I agree with Ken Hills’ basic statement that there should be less politics and more facts regarding Spokane County Health Officer Dr. Lutz’s statement about COVID-19 and minority groups.

What Mr. Hill misses is the fact that the increased stress that people of color face due to systemic racism, which includes low socioeconomic status due to lack of jobs, low paying jobs, hiring resistance, expensive healthy food, poor education opportunities, lack of routine healthcare and preventative medicine due to cost, can cause cardiovascular disease. This also highly contributes to diabetes, obesity and mental health problems. Poor white folks without a family safety net face these issues too, somewhat less.

The body-mind connection is established and ZIP code data shows poorer health in industrial and economically depressed areas. These are facts, not politics. Gender does have differences too that we are now just understanding, but that socioeconomic factors impact health is a well-known fact.

Karen Miller

Nine Mile Falls

Protests encouraging

For those of us who grew up in the 1970s and ‘80s it is good to see the younger generation in the streets in peaceful protest against the racism that our generation tried to speak out against but that persists nevertheless.

While I haven’t felt that it was safe because of COVID to participate myself, I’m so glad that you are speaking out about the problems that you see in police behavior and other issues where we need to grow beyond where we had stalled. Keep up the good work of reminding us that we have a long way to go to be fully what we try to proclaim: everyone is equal.

Kathy Finley


Justice, not just training

It is disturbing to read that the Spokane County Sheriff’s Department, led by Sheriff Knezovich, will be sponsoring a police training in October called, “the mindset bootcamp.” Embracing the tools of violence and intimidation, this training focuses on the mindset of fear, warfare, and “winning.” While the Sheriff’s Department has been run relatively well under Knezovich’s leadership, this news (S.R. June 5th), gives me serious pause to question Knezovich’s commitment to much needed law enforcement reform.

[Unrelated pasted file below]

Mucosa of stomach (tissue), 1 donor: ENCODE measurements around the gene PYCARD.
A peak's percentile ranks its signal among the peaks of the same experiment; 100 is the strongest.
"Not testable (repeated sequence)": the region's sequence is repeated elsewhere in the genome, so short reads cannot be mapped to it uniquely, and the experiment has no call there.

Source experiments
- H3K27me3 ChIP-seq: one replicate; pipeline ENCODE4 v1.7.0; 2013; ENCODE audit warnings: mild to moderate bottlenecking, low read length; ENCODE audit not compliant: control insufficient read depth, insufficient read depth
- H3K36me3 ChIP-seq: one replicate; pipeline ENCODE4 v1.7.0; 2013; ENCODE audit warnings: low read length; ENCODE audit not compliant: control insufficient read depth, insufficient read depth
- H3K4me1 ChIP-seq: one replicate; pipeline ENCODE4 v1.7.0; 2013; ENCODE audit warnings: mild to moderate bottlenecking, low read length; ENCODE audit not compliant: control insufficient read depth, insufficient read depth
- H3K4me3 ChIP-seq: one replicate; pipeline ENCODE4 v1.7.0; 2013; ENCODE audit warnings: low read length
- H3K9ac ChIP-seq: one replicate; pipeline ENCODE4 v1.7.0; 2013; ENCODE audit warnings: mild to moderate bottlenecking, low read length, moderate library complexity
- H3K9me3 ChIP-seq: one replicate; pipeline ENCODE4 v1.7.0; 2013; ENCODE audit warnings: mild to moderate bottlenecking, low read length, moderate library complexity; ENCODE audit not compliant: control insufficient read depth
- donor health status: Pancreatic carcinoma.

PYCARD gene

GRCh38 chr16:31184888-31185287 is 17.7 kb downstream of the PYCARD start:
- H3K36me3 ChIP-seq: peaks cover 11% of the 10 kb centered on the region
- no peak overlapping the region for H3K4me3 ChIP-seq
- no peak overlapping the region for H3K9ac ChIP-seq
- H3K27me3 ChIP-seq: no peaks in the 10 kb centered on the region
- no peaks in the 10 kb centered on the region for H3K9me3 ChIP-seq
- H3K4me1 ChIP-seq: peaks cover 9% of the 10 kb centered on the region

Can’t you hear it? These protests are the result of justice long delayed. They are a response to deep systemic problems built on violence and racism. It’s time for all of us, civilians and police, to address the issues together!

As for law enforcement personnel, while the vast majority of you have integrity, it’s time for you to collectively do the right thing by demanding that your unions and guilds internally reform, or be dissolve. Also, it’s time for prosecutors to stop colluding with the police to protect abusive police behavior.

And no, Sheriff Knezovich, it’s not, (as you said in the June 5th S.R. article) “a few socialist little individuals who don’t understand what it’s really like to be out there”. It’s a deep systemic issue. Surely you know better!

Gary Jewell


Closing of White Elephant

Thank-you to the generations of the Conley family for giving Spokane the White Elephant. It was a wonderfully chaotic place to experience and I will miss it. It takes a lot of grit and determination to build a successful independently owned business. The Conley family remained true to the vision of John Conley Sr, and gave Spokane a truly special place to shop. Cabelas will never come close!

Pamela Bording Gray


Time to stop protesting

A message to all protesters, now that you had your time protesting on America’s streets and breaking the law for being out in large groups, when told to stay home because of Covid-19 and breaking other laws, (rioting and looting), it’s time to shut-up, go home, go back to work or do something useful.

Why are you doing this? A lot of us don’t understand. The truth is you don’t either.

You claim Black lives matter, and they do, but the truth is all lives matter.

You talk about police brutality, but most of you cannot truthfully say this happens to you. The real truth is you are protected by the police and without them, life (if possible), would be miserable.

You say we should kneel to protest our country and its flag. A lot of us say you should kneel to thank God that we are blessed to live under this great flag of America, the greatest country the world has ever seen or will see.

It’s time, regardless of race, religion, gender or politics, to quit complaining and help to build up and protect our great nation, our president, government, and all our citizens.

If we lived by the golden rule we could make our country even greater. I pray to God that we may get back to some kind of reasonable sanity. Please God, bless this country.